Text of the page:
What We Like
- A very simple, pleasant design that is versatile because of its small size.
- Universal remote control is a nice idea.
What We Don’t Like
- A total lack of presence during audio performance.
- Minimal customization options and playback modes.
Founded in 1964 by Amar Bose, the Massachusetts based technology giant has interests as diverse as suspension technology, car audio, and even military and NASA contracts! Let’s take a look at how well they’re doing when it comes to soundbars.
Like the overwhelming majority of soundbars on the market, the guiding principle behind Bose’s design of the Solo 5 is simplicity. The reason for this is fairly straightforward: the device is designed to be versatile. It is intended to blend seamlessly into pre-existing audio set-ups, and complement rather than clash with any TV you pair it with. Similarly, the need to allow for user discretion when it comes to placing the soundbar either on a flat surface near the TV or mounting it on a wall informs some elements of the design.
The soundbar itself is about as simple as they come. So simple, in fact, that there aren’t even any buttons on the model itself to content with. All of that is dealt with via the remote control instead. At just under 22” in length, the Solo 5 is one of the smallest soundbars we’ve come across, and this is a form factor that will appeal to some. Its low profile means that it should, in theory, be easy to place regardless of what your use case might be.
Several LED indicators can be found on the model which provide information about which features you have enabled (and power status of the device) at a glance. This is a nice touch, and keeps things simple.
There are not, to be honest, a great deal in the way of extra features included with the Solo 5. It is in that regard a fairly sparse offering, as competition at this price range often includes things like a wireless subwoofer, audio customization options, or otherwise useful additions. Bose has provided a button helpfully marked ‘Bass’ which, as you’d expect, boosts the bass. That’s about as exciting as it gets.
The included remote control—a surprisingly bulky device which seems to be about half the total size of the soundbar itself—can be configured as a universal remote meaning that you can use it to manage not only the Solo 5 but your TV, gaming system, or Blu-ray player as well. We can see this coming in handy, but it is hardly a killer feature and does not seem enough to justify the lack of other offerings.
All of the usual connectivity options are included. You’ve got optical, auxiliary, coaxial, and Bluetooth streaming on offer, so the choice is yours as to how you pipe audio in. A small but nonetheless appreciated feature is Bose’s automatic wake functionality which sees the Solo 5 turn itself on immediately upon detecting an audio signal from any of its input sources. This saves some considerable time in the long run, and is the kind of feature it is hard to imagine losing once you have it.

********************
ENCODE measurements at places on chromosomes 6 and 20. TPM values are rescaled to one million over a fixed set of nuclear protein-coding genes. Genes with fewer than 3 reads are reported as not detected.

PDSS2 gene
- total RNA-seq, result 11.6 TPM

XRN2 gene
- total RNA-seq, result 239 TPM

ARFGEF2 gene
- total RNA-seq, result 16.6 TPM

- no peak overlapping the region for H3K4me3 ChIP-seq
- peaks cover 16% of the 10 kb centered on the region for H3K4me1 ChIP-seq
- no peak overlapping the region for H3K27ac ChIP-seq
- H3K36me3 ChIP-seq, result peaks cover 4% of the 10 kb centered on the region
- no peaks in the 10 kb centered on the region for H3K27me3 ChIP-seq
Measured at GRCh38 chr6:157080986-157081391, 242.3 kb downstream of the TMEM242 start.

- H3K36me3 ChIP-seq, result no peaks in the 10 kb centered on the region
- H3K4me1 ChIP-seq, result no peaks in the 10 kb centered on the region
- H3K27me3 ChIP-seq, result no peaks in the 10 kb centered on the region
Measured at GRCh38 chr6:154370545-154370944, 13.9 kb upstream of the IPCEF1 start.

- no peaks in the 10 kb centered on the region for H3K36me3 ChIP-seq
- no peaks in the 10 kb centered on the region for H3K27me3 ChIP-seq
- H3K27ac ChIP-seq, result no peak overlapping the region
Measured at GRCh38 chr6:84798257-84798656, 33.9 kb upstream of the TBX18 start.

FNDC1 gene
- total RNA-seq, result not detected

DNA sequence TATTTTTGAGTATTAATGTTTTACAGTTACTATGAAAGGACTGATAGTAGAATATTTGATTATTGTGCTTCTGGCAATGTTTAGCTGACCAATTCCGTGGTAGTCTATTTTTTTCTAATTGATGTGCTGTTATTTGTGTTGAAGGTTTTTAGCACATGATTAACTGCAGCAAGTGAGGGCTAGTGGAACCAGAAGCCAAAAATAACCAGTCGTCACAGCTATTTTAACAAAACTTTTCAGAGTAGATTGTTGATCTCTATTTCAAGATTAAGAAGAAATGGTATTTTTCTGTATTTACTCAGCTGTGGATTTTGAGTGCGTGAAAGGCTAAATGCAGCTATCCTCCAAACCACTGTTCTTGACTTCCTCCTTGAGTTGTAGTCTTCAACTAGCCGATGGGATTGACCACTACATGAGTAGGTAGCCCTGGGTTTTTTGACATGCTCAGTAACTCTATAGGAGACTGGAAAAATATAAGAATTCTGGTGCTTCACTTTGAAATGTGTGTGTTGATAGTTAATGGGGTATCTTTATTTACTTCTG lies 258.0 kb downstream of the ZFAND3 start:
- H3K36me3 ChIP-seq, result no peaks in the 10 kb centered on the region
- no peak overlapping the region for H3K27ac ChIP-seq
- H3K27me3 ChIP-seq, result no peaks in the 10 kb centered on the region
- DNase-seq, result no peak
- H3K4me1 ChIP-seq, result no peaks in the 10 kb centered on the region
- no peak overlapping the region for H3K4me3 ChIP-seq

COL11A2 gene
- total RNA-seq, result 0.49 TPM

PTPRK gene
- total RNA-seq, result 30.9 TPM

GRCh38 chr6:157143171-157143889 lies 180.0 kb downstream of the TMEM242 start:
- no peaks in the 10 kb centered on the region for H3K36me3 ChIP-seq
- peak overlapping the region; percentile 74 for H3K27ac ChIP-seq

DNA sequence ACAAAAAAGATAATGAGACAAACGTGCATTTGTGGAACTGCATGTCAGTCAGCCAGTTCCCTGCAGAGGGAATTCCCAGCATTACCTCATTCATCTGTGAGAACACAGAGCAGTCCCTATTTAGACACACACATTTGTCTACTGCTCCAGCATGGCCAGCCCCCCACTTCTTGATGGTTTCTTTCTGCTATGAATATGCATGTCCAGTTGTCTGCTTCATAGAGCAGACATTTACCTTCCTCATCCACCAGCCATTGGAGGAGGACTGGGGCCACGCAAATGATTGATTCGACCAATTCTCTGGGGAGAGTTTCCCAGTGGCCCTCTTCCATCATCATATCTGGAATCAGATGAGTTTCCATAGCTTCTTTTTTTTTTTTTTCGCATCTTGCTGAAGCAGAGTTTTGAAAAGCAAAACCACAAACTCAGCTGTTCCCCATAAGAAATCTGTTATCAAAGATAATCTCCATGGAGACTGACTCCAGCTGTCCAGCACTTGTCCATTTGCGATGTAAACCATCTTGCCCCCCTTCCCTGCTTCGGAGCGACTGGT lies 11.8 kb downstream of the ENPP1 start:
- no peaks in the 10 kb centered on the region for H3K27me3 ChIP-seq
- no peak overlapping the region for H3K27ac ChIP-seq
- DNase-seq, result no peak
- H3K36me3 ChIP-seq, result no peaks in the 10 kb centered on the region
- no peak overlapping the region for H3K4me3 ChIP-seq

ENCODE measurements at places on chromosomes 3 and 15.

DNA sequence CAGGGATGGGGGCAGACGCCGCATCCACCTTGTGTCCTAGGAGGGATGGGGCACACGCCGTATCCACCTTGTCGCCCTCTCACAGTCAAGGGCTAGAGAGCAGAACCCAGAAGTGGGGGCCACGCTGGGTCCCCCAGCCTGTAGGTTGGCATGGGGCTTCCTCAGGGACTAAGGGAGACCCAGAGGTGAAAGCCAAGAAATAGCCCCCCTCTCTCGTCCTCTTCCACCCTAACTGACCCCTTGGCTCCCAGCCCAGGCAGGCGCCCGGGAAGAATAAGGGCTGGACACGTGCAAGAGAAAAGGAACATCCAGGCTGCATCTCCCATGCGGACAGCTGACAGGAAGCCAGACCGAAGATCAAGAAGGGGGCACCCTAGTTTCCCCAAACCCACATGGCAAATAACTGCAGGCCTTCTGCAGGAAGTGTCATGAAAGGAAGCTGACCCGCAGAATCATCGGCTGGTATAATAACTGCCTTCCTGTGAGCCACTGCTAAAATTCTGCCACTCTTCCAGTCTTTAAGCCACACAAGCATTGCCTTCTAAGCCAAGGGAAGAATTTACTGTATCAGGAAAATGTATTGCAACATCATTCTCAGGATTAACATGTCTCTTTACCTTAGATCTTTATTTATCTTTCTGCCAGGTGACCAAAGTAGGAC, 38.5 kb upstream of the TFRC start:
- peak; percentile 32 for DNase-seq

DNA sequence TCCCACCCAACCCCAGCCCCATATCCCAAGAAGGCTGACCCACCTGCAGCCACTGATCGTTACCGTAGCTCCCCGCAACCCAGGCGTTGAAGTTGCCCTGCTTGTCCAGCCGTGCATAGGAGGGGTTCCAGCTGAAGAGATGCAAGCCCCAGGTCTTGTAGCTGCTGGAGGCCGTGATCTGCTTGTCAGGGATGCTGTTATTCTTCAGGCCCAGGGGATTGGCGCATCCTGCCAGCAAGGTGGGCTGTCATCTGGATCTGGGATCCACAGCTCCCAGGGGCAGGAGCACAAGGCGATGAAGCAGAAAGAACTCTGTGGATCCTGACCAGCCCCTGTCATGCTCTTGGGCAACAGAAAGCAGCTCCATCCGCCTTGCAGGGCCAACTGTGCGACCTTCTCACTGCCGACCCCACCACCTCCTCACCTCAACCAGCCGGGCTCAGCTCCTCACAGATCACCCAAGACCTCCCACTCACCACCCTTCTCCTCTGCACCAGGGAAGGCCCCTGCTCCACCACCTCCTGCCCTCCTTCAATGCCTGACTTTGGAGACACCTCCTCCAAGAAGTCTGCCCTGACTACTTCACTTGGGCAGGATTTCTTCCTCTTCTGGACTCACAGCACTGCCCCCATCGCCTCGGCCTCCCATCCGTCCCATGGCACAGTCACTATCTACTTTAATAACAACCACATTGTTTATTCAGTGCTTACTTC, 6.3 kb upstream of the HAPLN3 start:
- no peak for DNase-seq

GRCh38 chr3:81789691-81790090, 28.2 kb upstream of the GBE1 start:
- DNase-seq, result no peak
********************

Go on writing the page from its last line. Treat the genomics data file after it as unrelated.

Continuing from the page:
While the comparatively tiny form factor provides a good deal of versatility in terms of placement options, it is ultimately the downfall of this largely underwhelming offering from Bose. The Solo 5 simply isn’t big enough to house internals which warrant its price tag, and that statement applies to both the pure audio experience and the total lack of customization and dearth of audio options and modes on offer.
If you are pairing the Solo 5 with a small TV, the difference will be noticeable as it provides an immediate boost. But anything above that and it becomes disappointingly difficult to distinguish between what is being pumped out natively from the TV speakers and what the soundbar is offering itself. This, of course, is not a great sign. There is a definite boost to overall clarity and weightiness of the sound, but not enough, in our view, to warrant the cost.
Even when the Bass mode is activated, the actual presence that the Solo 5 has is totally lacking. It’s a shame to press a button labelled ‘Bass’ and then wonder if it’s made much difference at all. In fact, the main difference we heard was that the mids became muddier.
Whilst the Solo 5 is a good-looking device that has a versatile form factor, its tiny size is its undoing. Lacking the capacity to produce a sound with any real presence, it does not offer many extra features to compensate.